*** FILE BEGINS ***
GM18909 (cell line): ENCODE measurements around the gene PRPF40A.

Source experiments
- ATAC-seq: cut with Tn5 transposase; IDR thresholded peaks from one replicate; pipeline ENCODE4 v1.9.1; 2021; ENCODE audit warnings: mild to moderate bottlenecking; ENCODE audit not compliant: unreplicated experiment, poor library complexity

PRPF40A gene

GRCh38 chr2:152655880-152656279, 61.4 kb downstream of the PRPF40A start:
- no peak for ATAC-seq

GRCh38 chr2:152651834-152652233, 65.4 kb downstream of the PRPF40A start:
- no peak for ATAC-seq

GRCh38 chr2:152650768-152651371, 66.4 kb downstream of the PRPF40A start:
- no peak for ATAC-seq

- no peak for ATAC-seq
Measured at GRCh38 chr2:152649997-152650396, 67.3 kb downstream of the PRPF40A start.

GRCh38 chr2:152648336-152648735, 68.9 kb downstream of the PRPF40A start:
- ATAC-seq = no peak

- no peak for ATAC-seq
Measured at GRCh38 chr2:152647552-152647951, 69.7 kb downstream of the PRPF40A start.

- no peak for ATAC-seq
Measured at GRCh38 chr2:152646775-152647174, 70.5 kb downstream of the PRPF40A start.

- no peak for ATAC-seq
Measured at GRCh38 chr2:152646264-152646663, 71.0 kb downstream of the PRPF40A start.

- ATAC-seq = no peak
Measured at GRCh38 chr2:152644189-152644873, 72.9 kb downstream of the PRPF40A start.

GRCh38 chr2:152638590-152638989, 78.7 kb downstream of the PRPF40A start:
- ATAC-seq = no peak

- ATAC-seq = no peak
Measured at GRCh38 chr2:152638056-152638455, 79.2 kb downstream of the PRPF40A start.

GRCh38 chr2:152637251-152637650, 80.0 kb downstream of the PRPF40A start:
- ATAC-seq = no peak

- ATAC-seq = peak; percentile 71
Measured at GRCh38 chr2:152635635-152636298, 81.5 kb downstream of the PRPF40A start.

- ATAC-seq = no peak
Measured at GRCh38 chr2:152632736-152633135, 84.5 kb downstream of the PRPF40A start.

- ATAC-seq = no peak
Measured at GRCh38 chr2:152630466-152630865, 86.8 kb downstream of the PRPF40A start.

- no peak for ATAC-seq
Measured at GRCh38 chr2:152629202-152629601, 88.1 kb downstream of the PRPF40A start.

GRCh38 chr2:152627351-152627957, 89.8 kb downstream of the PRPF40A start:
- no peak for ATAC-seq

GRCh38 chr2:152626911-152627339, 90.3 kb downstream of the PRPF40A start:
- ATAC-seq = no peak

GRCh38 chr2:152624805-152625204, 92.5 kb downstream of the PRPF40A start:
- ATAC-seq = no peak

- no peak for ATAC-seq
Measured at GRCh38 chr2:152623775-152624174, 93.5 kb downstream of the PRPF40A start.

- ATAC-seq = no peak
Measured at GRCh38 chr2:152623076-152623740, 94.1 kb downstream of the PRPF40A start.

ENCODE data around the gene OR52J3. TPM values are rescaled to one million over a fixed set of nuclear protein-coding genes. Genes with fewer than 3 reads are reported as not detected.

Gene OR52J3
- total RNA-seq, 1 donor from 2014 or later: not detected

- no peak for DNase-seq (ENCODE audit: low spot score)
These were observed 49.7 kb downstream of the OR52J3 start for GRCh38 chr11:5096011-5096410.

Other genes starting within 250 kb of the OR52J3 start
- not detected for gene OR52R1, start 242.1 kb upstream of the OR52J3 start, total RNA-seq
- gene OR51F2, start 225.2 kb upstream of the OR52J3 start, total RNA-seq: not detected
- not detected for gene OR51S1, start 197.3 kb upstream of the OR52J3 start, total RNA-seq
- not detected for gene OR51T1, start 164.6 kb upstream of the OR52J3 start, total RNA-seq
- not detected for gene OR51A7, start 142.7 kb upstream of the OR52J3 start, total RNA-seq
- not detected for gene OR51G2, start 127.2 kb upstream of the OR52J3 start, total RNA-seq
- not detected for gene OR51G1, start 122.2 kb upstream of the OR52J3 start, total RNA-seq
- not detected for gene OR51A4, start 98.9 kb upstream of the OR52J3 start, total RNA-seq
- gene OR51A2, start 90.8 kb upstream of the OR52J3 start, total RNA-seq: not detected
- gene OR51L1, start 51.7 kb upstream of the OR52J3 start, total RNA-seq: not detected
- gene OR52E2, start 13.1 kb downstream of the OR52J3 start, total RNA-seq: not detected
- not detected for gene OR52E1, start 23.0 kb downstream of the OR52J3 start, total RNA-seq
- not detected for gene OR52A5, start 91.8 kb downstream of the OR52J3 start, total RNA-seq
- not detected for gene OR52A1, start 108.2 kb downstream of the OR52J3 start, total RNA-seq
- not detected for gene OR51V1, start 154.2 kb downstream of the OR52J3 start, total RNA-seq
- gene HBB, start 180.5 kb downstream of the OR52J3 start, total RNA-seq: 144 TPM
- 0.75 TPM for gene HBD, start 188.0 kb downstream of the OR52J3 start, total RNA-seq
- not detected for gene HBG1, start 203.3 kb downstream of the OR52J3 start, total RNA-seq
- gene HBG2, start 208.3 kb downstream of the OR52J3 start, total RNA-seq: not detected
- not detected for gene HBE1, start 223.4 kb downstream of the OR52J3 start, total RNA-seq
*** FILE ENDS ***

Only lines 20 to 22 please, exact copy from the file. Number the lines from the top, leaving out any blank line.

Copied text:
Measured at GRCh38 chr2:152646264-152646663, 71.0 kb downstream of the PRPF40A start.

- ATAC-seq = no peak
Measured at GRCh38 chr2:152644189-152644873, 72.9 kb downstream of the PRPF40A start.